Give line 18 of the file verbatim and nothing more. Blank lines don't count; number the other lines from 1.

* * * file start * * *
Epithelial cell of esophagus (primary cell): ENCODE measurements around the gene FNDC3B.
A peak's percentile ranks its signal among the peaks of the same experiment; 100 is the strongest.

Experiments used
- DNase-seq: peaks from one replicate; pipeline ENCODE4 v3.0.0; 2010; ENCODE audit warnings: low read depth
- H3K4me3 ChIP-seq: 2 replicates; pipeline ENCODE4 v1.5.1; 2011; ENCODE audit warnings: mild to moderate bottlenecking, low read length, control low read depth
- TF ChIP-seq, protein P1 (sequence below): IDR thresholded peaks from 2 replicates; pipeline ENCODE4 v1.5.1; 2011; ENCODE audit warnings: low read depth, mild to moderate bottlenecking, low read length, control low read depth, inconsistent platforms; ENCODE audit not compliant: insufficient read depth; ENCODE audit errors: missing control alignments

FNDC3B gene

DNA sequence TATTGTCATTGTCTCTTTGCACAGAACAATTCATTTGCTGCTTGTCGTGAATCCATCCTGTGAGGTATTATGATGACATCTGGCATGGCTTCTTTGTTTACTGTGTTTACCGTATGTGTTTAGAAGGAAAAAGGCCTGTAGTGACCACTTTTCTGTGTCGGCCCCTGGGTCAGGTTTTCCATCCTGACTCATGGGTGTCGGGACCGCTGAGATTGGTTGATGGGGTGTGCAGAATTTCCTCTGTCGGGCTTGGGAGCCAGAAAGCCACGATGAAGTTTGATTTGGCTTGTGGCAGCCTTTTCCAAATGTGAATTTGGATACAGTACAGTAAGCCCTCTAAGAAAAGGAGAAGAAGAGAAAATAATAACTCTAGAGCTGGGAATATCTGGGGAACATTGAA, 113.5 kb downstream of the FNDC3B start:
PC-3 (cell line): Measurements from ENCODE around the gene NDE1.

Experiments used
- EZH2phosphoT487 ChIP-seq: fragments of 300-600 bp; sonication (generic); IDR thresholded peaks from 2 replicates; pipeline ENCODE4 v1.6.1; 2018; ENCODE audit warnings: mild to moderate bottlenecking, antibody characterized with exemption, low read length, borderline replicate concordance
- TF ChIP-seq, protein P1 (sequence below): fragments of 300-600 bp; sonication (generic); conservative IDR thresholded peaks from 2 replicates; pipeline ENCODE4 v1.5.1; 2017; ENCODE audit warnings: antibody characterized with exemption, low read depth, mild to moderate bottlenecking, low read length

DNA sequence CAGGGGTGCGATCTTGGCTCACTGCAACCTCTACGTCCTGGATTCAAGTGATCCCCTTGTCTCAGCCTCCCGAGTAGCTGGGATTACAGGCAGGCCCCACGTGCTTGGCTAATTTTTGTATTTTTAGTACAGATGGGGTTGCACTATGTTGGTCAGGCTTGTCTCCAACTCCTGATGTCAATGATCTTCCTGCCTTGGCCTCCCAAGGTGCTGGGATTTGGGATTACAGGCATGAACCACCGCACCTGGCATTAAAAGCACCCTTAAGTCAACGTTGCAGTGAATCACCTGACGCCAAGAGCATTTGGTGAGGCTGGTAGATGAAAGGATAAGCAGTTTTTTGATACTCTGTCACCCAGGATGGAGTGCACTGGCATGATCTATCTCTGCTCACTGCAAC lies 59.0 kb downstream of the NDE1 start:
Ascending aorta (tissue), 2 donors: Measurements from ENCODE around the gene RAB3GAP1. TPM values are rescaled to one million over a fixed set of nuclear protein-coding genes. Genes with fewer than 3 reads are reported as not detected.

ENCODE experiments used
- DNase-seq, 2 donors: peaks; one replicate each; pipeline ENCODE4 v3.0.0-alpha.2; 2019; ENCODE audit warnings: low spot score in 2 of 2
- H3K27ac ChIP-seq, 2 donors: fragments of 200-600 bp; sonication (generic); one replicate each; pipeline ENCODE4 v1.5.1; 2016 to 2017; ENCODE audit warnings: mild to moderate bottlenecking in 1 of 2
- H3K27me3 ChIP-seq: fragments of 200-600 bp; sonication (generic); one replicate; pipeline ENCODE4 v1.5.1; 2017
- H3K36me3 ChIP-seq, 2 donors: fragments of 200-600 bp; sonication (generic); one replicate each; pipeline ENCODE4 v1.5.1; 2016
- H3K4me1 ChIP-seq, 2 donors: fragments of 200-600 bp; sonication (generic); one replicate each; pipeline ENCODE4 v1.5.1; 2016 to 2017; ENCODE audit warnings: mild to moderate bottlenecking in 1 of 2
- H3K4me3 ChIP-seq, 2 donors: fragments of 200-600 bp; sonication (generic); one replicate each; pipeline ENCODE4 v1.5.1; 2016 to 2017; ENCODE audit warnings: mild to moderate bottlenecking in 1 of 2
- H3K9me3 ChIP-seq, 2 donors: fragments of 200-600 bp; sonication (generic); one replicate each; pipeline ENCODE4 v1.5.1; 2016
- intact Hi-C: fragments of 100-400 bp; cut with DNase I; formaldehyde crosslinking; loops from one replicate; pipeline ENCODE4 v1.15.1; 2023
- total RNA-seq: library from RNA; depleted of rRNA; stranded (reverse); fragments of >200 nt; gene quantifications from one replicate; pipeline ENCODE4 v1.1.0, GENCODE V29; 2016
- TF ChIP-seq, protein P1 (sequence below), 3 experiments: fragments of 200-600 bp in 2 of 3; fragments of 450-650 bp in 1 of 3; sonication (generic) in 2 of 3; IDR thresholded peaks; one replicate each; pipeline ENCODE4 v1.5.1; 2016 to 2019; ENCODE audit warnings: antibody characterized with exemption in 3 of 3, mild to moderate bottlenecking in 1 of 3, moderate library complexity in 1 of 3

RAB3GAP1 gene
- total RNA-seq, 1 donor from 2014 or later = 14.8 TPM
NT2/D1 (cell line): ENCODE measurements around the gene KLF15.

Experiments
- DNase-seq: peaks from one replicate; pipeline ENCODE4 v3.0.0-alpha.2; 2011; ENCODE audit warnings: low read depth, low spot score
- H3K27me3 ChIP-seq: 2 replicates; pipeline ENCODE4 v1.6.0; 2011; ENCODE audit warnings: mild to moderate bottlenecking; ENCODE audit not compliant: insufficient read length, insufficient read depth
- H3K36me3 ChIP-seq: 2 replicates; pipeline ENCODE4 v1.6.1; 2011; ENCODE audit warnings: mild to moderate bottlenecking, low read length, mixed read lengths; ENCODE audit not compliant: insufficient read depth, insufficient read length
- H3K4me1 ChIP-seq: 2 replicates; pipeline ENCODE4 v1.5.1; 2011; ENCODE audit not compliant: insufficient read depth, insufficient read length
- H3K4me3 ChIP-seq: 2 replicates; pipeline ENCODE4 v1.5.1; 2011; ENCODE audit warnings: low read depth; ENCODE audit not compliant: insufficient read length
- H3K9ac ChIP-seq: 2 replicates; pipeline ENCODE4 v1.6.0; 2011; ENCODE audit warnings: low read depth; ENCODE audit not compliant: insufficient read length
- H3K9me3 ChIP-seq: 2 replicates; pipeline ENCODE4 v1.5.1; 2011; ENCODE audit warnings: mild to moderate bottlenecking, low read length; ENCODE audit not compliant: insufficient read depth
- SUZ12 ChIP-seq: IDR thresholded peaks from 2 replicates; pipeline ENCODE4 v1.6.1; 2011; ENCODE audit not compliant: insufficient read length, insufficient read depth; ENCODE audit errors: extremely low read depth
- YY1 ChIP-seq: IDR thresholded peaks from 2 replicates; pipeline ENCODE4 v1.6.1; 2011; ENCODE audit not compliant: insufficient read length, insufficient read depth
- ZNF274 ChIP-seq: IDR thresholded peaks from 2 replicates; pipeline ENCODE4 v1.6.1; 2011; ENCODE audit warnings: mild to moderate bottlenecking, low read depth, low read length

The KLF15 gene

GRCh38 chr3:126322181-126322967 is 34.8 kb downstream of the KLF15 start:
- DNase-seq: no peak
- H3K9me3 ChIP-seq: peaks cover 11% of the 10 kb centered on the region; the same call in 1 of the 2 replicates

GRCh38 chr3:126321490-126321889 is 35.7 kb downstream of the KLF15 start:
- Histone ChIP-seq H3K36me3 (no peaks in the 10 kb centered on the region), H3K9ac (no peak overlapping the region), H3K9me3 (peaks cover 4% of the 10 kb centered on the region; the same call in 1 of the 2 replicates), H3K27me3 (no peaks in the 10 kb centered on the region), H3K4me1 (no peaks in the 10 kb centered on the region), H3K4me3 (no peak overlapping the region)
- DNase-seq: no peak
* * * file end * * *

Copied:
- H3K27me3 ChIP-seq: fragments of 200-600 bp; sonication (generic); one replicate; pipeline ENCODE4 v1.5.1; 2017